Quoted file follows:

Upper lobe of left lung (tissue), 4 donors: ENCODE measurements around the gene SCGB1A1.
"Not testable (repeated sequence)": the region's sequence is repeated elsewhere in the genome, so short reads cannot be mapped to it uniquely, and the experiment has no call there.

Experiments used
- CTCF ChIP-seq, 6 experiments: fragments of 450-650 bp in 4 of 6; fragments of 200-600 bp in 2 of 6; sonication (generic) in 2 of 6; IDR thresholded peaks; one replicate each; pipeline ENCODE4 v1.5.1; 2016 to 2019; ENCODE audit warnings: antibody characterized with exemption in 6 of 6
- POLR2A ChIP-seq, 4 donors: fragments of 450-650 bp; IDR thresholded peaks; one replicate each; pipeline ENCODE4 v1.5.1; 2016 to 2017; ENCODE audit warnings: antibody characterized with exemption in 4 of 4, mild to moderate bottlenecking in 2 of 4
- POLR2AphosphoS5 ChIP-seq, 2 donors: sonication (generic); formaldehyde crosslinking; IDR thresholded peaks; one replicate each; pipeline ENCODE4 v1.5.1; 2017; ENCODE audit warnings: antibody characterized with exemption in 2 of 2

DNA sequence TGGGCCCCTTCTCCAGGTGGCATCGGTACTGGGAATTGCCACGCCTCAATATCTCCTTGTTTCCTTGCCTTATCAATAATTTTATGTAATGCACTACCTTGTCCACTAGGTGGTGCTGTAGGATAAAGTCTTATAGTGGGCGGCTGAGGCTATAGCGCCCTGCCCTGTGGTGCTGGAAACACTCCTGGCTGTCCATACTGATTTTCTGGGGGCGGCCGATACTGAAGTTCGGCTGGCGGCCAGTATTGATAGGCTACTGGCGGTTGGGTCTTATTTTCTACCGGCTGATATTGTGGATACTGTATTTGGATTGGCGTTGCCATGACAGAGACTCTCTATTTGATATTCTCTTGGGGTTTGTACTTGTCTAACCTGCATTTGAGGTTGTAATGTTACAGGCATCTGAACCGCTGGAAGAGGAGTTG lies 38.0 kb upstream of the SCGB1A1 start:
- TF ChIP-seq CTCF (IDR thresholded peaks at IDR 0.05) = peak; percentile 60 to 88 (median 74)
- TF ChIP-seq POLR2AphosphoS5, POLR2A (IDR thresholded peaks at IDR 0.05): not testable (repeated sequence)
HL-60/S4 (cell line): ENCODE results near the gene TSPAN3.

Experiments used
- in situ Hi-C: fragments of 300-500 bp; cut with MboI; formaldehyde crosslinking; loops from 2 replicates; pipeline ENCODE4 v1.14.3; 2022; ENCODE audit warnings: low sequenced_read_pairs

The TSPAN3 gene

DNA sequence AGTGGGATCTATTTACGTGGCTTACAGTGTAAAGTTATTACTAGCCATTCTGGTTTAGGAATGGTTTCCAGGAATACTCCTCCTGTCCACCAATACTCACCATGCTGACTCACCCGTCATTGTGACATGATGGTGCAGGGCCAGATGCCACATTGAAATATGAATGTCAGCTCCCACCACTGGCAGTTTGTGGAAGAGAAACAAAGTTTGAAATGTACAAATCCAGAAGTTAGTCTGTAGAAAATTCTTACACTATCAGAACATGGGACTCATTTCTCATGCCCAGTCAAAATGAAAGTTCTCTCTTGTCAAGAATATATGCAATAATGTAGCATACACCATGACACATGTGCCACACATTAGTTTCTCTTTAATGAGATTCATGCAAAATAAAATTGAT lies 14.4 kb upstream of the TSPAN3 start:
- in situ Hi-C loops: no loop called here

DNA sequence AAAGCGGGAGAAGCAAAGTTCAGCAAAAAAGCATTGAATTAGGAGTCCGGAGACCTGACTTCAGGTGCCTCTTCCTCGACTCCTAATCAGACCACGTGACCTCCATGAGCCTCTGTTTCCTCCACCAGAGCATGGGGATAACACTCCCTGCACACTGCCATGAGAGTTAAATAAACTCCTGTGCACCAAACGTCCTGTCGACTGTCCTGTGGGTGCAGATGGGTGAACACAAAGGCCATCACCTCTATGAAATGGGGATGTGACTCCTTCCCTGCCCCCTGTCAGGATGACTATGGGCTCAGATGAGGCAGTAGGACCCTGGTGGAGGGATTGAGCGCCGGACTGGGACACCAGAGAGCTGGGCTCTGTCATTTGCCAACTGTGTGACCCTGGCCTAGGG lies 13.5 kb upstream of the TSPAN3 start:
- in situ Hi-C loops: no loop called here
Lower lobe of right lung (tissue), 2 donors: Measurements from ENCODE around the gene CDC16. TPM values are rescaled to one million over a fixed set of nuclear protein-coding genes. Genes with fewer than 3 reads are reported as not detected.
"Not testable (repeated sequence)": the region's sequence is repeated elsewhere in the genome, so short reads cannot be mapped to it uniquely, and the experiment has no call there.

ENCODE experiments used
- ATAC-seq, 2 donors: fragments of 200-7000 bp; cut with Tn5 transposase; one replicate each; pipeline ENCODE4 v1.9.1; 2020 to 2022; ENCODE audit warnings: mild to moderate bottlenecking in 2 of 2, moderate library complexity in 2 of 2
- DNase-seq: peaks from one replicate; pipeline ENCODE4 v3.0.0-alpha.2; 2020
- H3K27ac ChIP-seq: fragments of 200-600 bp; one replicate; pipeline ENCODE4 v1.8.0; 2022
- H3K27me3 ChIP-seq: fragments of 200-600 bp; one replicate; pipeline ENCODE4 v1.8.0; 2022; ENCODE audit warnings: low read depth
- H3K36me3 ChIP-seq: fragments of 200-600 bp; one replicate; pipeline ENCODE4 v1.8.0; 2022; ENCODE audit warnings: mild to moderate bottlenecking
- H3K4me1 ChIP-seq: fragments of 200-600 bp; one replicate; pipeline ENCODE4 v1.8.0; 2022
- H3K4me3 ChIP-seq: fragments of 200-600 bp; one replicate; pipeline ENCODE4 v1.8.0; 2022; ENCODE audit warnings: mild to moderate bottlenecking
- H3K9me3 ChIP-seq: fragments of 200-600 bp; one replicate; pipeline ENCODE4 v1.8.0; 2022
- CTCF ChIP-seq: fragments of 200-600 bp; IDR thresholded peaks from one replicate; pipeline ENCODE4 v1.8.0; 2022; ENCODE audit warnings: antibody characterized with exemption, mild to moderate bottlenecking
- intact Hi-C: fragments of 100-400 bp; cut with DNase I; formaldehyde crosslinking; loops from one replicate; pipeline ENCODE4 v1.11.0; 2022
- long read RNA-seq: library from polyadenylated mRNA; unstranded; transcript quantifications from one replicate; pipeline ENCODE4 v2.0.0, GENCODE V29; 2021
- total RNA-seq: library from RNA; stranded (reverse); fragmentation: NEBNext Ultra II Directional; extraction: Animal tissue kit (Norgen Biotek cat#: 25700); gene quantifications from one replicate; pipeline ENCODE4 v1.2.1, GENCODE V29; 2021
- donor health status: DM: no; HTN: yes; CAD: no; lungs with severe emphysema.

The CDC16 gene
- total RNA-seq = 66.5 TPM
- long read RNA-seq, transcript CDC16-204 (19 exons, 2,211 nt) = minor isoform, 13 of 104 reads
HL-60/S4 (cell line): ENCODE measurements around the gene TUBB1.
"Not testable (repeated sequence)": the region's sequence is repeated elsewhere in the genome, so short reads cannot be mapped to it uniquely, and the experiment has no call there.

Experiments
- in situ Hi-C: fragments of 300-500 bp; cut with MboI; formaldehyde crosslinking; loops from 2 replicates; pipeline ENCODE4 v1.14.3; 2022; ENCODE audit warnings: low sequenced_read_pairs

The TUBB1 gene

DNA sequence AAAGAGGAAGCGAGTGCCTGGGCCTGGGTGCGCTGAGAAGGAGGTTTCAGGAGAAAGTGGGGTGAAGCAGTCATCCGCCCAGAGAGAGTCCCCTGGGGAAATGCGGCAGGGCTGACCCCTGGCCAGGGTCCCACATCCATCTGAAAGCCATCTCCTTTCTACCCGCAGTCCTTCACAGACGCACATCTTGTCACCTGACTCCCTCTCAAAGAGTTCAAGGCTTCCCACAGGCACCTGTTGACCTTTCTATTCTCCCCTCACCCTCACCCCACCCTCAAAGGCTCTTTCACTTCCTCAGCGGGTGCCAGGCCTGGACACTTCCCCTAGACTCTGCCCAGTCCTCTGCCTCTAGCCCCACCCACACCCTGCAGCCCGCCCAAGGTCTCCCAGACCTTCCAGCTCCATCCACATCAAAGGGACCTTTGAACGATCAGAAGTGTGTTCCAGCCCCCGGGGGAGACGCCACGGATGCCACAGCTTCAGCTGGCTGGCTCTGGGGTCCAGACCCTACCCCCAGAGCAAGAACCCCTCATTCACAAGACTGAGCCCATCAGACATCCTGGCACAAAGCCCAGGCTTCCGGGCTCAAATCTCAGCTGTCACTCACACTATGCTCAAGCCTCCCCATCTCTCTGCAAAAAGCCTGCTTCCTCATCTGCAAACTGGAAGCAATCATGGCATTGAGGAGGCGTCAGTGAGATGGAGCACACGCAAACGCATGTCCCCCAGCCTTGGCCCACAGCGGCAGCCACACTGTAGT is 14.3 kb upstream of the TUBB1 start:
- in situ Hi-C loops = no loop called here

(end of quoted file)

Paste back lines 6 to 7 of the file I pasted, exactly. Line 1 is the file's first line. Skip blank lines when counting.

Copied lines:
- POLR2AphosphoS5 ChIP-seq, 2 donors: sonication (generic); formaldehyde crosslinking; IDR thresholded peaks; one replicate each; pipeline ENCODE4 v1.5.1; 2017; ENCODE audit warnings: antibody characterized with exemption in 2 of 2

DNA sequence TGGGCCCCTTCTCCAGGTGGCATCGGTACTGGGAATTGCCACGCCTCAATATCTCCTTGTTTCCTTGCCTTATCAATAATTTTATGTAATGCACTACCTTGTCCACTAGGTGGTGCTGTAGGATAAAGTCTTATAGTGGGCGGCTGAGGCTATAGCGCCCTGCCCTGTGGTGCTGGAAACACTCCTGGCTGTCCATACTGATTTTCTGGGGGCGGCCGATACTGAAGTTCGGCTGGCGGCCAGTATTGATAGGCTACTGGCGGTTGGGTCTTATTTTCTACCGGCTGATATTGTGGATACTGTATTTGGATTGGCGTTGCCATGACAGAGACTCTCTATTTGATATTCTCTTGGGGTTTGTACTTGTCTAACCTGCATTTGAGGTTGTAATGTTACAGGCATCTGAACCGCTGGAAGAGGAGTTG lies 38.0 kb upstream of the SCGB1A1 start: